Exercise may curb eating disorders
U. FLORIDA (US) — Although it may seem counterintuitive, exercise could be used as an intervention for—or even a way to prevent—eating disorders.
“When it comes to eating disorders, exercise has always been seen as a negative because people use it as a way to control their weight. But for most people, exercise is a very positive thing,” says Heather Hausenblas, an exercise psychologist at the University of Florida.
“Our results show it’s not necessarily bad for people with disordered eating to engage in exercise. The effects on self-esteem, depression, mood and body image can reduce the risk of eating pathologies.”
Researchers surveyed 539 normal-weight college students, most of whom were not at risk for eating disorders. They evaluated the students’ drive to be thin, along with their exercise habits and risk for exercise dependence, and used statistical models to find potential relationships.
They found that, more than its physical benefits, the psychological effects of exercise could help prevent and treat eating disorders. The findings are reported in European Eating Disorders Review.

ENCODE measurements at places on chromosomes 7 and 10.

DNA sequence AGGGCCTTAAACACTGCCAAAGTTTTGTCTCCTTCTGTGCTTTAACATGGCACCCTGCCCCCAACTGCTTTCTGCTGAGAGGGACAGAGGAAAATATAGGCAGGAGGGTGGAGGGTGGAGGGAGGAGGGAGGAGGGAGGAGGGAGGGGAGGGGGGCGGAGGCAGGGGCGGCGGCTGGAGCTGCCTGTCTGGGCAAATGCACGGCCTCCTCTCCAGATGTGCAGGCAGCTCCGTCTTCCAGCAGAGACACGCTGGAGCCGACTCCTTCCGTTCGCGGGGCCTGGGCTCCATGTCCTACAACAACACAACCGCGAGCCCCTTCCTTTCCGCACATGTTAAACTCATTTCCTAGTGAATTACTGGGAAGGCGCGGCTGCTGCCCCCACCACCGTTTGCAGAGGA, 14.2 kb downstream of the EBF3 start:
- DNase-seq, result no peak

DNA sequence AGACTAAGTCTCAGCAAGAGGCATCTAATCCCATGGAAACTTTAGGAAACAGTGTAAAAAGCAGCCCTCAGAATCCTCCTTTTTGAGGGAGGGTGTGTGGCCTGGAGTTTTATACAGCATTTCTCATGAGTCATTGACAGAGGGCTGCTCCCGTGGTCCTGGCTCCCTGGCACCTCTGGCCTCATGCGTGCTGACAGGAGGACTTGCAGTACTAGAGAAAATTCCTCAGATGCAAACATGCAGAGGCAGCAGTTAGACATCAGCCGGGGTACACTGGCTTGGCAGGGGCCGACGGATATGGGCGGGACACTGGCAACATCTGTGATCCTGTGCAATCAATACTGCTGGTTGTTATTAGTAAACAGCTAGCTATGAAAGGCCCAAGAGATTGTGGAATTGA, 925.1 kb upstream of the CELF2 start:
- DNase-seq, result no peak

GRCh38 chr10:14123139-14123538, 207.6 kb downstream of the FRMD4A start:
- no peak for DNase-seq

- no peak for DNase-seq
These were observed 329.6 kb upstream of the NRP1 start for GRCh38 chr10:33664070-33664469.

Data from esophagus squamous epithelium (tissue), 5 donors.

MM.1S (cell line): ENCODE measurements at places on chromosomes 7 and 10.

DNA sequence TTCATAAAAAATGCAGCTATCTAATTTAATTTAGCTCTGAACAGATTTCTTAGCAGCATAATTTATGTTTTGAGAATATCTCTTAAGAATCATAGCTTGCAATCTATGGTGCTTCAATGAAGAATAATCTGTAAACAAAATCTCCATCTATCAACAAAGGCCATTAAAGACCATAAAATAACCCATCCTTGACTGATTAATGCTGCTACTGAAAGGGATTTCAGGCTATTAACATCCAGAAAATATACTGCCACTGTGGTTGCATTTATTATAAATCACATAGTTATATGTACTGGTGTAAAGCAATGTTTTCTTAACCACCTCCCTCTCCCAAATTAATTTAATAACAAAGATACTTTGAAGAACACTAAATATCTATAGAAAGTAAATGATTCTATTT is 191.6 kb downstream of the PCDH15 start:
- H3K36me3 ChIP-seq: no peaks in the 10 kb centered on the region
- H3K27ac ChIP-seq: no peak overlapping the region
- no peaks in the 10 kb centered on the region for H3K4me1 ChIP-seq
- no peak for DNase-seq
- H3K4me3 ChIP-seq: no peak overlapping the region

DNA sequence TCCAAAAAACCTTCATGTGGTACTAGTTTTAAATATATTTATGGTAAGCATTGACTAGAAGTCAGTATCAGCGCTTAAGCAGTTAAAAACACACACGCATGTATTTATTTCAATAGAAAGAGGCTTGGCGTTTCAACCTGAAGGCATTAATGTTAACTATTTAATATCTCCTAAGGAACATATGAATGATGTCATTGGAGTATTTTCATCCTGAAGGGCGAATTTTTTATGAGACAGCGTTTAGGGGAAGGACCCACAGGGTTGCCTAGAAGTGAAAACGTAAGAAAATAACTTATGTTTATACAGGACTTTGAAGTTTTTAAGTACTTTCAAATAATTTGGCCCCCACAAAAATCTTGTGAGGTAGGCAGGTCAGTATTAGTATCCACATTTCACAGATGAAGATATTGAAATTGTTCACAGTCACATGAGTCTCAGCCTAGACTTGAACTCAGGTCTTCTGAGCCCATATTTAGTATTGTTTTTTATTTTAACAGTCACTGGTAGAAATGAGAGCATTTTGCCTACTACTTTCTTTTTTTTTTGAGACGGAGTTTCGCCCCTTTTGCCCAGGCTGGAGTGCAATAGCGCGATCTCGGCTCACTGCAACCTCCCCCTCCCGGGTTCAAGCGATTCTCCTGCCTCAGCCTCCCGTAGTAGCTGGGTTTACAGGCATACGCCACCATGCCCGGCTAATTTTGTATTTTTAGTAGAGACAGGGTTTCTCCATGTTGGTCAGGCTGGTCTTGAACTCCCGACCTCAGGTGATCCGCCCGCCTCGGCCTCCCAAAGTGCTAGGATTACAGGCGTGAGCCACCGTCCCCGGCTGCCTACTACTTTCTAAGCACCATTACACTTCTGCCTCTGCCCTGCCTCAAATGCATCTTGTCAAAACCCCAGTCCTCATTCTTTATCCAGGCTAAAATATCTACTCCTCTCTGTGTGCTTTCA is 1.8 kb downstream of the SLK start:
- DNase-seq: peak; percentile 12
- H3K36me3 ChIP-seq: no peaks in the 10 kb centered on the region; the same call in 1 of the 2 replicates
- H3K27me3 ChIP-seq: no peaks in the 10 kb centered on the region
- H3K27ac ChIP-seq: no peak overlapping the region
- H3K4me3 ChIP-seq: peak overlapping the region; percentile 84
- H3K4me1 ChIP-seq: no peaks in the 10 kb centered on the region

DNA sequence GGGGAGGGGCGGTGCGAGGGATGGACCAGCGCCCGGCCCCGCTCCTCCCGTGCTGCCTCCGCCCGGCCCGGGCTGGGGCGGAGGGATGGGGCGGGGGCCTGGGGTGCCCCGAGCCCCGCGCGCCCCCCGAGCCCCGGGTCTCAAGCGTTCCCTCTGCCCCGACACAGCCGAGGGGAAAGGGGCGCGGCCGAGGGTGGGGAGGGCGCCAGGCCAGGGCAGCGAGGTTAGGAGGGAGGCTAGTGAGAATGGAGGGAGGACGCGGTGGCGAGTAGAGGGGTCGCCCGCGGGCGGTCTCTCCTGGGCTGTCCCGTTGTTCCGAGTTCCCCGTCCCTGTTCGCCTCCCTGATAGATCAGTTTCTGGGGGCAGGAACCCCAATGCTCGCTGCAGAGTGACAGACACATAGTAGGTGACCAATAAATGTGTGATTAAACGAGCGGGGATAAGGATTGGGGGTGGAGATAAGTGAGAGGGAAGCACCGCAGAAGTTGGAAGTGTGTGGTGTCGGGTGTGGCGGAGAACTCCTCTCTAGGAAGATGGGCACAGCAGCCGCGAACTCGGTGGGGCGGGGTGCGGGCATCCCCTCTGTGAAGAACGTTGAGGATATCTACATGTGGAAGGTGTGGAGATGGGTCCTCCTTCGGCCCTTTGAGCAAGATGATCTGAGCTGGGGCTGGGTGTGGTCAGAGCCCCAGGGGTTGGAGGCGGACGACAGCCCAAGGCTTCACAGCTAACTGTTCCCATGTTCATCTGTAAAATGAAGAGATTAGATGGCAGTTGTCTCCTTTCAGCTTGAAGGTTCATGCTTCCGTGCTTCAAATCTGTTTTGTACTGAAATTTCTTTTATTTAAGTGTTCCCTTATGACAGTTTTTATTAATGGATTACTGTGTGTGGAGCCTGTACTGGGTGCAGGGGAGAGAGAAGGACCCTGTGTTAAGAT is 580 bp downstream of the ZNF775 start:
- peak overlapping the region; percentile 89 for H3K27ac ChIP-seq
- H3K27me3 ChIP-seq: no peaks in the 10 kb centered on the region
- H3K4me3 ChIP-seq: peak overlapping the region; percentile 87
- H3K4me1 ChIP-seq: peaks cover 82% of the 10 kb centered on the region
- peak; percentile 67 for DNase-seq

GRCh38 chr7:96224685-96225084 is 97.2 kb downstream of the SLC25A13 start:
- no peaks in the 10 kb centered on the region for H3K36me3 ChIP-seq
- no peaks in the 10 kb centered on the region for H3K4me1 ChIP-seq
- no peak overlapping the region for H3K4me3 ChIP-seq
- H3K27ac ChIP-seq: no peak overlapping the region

“The public health implications of this study are important,” says Danielle Symons Downs, director of the Exercise Psychology Laboratory at Penn State. “This research is important for understanding the complex interactions between exercise behavior and eating pathology, and it can assist clinicians with better understanding how to intervene with and treat eating pathology.”
Beyond offering an affordable treatment to address the needs of people with eating disorders, exercise therapies also could help relieve the burden of such diseases on the health-care system, Hausenblas says.
“If a patient is extremely underweight, you’re not going to have them exercising two or three hours a day. But once they’re at a stable level, exercise could have a big positive effect,” she says.
Hausenblas hopes to launch another study that would follow at-risk individuals over a period of several months to see if exercise impacts their symptoms. “We’d like to assess them over time, and we hope to see their risk factors go down.”
Researchers at the University of Kentucky and University of Arizona collaborated on the study.
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